Lately several friends have asked me whether or not Brady has an official diagnosis. I realized that while many of our friends know all about Brady’s issues and our family’s struggles over the past two and a half years, I haven’t done a very good job of informing people about what we learned from our 6+ months of genetic testing in 2006. I received a phone call in October 2006 during which our genetic counselor stated that Brady has “an interstitial deletion on the short arm of chromosome 1 and the breakpoints are 1p36.22-1p36.31.”
Unfortunately our counselor was unable to provide any additional information and our geneticist had taken a leave of absence. Further complicating things was the fact that we had just moved out of state and had to start over with a new geneticist. We still don’t have a lot of answers but I will share what I have learned from my very official research utilizing our various doctors, Google and Wikipedia.
Each human cell has 2 sets of 23 chromosomes (one set from each parent). The chromosomes contain DNA and all sorts of information that make up each and every cell in the human body. While Brady is only missing a tiny piece of one of his chromosomes, this deletion affects every cell in his body and, subsequently, the way in which his body developed.
The technology used to diagnose deletions such as Brady’s has only existed for a few years so, as far as we know, there is no one else is missing the exact same material in the exact same place on chromosome #1. However, a syndrome called Monosomy 1p36 (or 1p36 deletion syndrome) involves a fair amount of the same information that Brady is missing. Picture a row of books containing exactly 20 books. Let’s say the people with Monosomy 1p36 are typically missing books 17 through 20 while Brady is missing books 16 through 19. This is why several geneticists we have contacted tell us that Brady does not have this syndrome and other geneticists tell us that he does. Confusing? I think so.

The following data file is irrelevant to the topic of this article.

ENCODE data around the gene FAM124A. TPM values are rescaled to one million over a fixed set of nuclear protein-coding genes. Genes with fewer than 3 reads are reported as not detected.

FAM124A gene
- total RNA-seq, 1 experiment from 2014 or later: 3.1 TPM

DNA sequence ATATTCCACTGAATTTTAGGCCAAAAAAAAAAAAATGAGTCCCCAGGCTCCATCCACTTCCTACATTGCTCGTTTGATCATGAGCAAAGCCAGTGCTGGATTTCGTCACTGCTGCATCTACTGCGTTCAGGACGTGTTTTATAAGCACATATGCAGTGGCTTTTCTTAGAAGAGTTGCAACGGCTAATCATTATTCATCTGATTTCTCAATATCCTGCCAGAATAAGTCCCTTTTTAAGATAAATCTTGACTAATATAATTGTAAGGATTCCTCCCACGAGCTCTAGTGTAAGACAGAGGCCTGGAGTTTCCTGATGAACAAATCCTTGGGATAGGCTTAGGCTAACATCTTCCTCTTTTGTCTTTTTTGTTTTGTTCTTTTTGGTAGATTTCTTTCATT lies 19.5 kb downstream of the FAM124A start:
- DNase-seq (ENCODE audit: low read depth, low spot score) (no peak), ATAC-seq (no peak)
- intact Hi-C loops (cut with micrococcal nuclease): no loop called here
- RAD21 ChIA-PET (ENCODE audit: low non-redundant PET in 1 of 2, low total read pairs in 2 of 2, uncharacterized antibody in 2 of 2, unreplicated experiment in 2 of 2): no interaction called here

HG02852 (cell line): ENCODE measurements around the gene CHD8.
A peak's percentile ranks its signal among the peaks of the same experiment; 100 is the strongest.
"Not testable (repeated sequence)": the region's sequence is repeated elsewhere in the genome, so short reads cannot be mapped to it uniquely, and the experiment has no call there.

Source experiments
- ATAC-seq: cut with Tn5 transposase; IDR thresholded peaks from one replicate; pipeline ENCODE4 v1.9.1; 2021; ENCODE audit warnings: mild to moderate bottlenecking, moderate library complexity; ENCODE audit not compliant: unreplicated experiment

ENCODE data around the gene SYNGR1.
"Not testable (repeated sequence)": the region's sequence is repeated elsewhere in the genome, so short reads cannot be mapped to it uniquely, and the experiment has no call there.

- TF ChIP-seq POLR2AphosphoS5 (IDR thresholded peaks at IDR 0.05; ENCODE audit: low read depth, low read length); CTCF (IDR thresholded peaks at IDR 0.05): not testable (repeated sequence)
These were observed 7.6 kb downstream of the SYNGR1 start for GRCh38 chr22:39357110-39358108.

Regardless, Brady shares most of the same traits and issues as other children with 1p36 syndrome. Wikipedia has the most concise and easy to understand description of this syndrome, in my opinion. It was written by the father of a little girl with the syndrome. We were lucky enough to meet Nate and his family over Christmas as they live in our home state of Utah. Nate and his wife Melanie have taken it upon themselves to blog about their experiences with 1p36 syndrome. This blog (along with a couple of other websites created by other 1p36 families) has helped me understand many of Brady’s issues and has provided me with valuable advice in regards to different treatments. These parents know more than any doctor I have encountered and I don't know what I would have done without all of the information they have put on the internet. Nate & Melanie’s daughter is a year and a half older than Brady and I cannot begin to describe how uplifting it is to read about her progress and witness all of her many accomplishments.
So to keep things simple we are now telling people that Brady has 1p36 syndrome. For more information on this syndrome, you can read the Wikipedia entry here. My hope in writing this post is that someone like me, scared and confused after receiving a call from their doctor, may find this blog when they type “1p36” into Google. If so, please feel free to email me and I will try to answer your questions and offer you the same support that so many people in our new 1p36 family have offered me.